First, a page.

Alice in Wonderland
Director: Tim Burton
Starring: Mia Wasikowska, Johnny Depp, Helena Bonham Carter, Anne Hathaway, Crispin Glover, Matt Lucas
Despite the title, this isn’t an adaptation of Lewis Carroll’s classic Alice’s Adventures in Wonderland, but a sort of sequel, in which a 19 year-old Alice (Wasikowska) return to a Wonderland that she cannot remember. Which puts her in the same boat as the audience, as it plays like a sequel to a film that we haven’t seen. It’s an odd choice, especially as it’s uncomfortably close to Spielberg’s misfire Hook. But never mind the story – look at the design! Look at the effects! Look at the things that would be flying out of the screen if we could see it in 3D!
Alice runs away from a Victorian garden party and a marriage proposal from a toffee-nosed lord to follow the White Rabbit (Michael Sheen) down the rabbit hole and into Tim Burton’s brain. All of the familiar characters are here, with Johnny Depp’s Mad Hatter leading a voice cast of Brits including Stephen Fry (the Cheshire Cat), Alan Rickman (the Caterpillar), Barbara Windsor (the Dormouse – is Burton a secret EastEnders fan?) and Paul Whitehouse (the March Hare). The film also takes the regular liberty with Carroll’s work of importing the Red and White Queens (Bonham Carter and Hathaway) and Tweedledum and Tweedledee (Lucas) from Alice Through the Looking Glass, which doesn’t take place in Wonderland (or Underland, as it is called here for no good reason).
The film’s episodic nature comes from Carroll, but its new plot has Alice strapping on plate mail and taking up a vorpal sword to slay the Jabberwocky (voiced by Christopher Lee) whilst the red and white armies clash in battle. It’s a horrible storyline that is both at odds with Carroll’s celebration of the imagination, and clearly imposed by Disney out of fear that teenagers will be bored by any film that doesn’t have a battle scene. Well it bored me, especially as the sight of CGI figurines fighting has become fatally over-familiar.
The CGI is much better employed bringing Burton’s vision of Carroll’s world to life, and the film has a dreamlike sheen that adds to the suggestion that this is all in Alice’s mind. It should have gone the whole hog and made everything in Wonderland animated. There are some odd use of effects, such as grafting Crispin Glover’s head (as the Knave of Hearts) onto a CG body just to make him a bit taller, or the plasticky version of Matt Lucas’s face which makes the Tweedles disturbing rather than cute. But you’d want your money back if a Tim Burton film didn’t look good, and this looks good.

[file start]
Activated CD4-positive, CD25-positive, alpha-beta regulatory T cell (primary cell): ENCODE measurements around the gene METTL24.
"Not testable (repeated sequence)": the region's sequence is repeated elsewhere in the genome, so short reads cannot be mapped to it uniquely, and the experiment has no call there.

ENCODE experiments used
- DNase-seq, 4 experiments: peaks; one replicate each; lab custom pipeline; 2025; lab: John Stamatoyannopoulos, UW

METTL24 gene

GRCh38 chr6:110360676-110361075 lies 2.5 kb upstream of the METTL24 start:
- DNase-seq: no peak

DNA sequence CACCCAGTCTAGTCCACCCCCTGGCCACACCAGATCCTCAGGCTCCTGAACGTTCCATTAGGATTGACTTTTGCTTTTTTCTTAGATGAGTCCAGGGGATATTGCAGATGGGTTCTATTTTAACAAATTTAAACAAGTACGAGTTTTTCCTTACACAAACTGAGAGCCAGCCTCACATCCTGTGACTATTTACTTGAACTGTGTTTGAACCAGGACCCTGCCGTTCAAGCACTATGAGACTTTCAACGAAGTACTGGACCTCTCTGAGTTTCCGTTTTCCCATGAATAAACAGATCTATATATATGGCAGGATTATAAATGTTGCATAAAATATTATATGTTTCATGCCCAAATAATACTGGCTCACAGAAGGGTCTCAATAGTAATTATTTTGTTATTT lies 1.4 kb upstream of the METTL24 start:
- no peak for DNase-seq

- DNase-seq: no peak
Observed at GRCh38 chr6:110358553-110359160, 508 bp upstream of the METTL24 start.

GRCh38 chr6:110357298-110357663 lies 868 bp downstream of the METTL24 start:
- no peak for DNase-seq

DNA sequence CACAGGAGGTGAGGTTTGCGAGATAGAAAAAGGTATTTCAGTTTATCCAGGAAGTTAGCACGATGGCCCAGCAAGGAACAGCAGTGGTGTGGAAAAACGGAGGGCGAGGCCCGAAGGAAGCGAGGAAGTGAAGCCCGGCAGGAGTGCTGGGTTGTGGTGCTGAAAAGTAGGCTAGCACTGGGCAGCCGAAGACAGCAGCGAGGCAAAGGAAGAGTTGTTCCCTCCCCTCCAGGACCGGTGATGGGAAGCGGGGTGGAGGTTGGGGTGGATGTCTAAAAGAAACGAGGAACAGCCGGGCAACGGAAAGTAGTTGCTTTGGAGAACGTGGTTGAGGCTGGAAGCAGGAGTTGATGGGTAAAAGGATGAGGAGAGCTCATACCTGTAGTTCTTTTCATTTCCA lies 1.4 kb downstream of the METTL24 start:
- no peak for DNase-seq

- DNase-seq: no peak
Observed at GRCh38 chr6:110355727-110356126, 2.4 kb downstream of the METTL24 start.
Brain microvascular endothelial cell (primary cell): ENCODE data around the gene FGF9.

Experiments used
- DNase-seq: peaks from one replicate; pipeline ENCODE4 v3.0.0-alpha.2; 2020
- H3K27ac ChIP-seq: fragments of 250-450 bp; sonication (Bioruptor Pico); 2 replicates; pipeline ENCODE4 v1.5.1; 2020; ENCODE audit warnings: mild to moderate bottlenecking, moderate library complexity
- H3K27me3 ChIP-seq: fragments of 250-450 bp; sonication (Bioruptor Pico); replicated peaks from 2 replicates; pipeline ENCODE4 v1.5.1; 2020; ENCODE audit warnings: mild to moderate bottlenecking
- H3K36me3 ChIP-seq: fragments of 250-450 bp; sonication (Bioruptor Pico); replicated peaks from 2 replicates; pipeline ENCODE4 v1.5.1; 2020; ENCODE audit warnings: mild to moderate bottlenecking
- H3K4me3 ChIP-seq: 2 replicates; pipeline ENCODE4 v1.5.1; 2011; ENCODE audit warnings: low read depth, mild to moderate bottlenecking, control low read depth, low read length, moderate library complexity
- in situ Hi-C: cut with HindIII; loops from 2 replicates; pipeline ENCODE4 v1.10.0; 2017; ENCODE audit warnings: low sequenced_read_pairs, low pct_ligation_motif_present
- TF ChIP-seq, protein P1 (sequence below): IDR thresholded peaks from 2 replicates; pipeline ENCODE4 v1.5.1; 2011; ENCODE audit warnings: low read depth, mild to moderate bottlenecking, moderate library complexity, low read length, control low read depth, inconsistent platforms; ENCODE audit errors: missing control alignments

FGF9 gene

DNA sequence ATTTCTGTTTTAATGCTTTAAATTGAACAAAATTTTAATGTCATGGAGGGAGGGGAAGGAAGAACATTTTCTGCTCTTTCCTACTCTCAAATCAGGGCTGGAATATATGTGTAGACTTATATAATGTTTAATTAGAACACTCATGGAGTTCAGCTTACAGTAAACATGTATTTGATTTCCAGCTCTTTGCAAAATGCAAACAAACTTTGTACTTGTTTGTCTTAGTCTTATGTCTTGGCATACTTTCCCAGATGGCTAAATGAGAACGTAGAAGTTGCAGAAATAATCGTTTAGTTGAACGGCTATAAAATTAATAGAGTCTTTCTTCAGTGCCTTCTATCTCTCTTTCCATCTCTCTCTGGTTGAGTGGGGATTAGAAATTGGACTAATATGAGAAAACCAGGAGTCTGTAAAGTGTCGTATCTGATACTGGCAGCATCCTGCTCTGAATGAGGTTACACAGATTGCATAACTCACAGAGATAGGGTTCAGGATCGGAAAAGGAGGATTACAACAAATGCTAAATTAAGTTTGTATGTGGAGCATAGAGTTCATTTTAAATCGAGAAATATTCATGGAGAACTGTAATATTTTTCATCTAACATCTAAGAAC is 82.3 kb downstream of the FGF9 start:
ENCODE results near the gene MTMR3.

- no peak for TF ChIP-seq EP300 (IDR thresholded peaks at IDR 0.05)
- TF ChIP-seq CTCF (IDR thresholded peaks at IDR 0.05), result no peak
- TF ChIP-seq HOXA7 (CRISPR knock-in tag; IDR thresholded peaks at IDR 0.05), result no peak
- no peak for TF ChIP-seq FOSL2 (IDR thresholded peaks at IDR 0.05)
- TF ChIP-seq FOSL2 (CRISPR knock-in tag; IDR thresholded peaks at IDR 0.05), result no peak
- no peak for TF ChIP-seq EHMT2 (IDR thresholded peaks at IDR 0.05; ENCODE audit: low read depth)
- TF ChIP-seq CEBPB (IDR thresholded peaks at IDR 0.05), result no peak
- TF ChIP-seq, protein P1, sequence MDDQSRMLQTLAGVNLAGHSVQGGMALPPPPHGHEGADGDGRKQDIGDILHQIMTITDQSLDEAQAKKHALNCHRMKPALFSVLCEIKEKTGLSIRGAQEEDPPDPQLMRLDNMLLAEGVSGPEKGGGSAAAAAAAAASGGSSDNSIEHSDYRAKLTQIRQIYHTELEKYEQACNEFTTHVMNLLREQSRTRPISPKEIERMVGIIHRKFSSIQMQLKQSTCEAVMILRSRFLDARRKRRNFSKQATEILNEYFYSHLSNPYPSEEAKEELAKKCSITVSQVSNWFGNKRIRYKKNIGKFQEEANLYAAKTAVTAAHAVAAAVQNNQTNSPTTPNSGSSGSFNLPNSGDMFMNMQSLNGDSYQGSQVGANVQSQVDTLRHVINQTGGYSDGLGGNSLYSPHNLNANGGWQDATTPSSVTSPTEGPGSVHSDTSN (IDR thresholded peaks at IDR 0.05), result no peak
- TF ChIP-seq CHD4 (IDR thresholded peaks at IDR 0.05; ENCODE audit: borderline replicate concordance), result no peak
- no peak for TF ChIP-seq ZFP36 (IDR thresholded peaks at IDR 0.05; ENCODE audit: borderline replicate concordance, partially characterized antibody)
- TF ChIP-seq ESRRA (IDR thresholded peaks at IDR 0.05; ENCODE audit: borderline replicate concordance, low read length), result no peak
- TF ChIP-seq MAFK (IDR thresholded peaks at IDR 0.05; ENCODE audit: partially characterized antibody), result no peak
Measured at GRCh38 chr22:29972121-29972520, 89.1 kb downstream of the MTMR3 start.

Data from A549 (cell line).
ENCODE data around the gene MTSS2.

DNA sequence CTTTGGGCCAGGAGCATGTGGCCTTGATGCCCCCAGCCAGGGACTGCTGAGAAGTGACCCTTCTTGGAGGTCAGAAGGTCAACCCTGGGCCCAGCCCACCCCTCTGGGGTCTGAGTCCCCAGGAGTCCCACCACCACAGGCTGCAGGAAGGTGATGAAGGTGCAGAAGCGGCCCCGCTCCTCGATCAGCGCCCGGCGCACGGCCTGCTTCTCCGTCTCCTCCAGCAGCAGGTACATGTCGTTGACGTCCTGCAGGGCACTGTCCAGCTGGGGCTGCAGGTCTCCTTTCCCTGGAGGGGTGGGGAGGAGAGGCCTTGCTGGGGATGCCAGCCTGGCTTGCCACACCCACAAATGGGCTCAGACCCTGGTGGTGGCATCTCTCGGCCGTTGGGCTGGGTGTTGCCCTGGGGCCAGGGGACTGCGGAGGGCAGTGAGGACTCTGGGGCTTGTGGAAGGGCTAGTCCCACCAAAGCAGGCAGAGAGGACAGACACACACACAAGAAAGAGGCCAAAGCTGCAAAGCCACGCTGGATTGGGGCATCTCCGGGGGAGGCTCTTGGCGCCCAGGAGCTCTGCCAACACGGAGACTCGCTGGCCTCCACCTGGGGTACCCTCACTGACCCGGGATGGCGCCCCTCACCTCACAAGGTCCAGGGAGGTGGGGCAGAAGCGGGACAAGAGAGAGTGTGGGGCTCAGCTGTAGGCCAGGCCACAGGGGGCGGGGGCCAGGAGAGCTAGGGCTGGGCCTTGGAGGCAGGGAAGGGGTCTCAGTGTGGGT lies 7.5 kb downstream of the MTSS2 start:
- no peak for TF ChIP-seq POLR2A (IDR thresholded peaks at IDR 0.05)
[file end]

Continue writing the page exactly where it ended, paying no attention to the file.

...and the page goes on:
Unfortunately, I’ve also come to associate Tim Burton with soulless, shallow work, and this is no exception. It’s wacky without being funny (Bonham Carter aside). It’s fussy and charmless. Wasikowska is a dull and unresponsive Alice (she proved that she’s better than this in the marvellous TV series In Treatment). Worst of all, even though I don’t rate Burton as a director, his heart clearly isn’t in this, and Disney might have got a better result from hiring a journeyman director who might at least have given the film a bit of energy.
Disney’s meddling becomes blatant in a final scene in which Alice gains her freedom in the real world by setting off to China to open trade negotiations – a disgraceful sop to a country that Hollywood is trying to break into regardless of its human rights record. (Presumably China has forgiven Disney for bankrolling Martin Scorsese’s Dalai Lama biopic Kundun.) Perhaps we’ll see a sequel in which Alice is involved with the real consequence of England’s bullying attempts to forge trade links with China in the nineteenth century: the Opium Wars.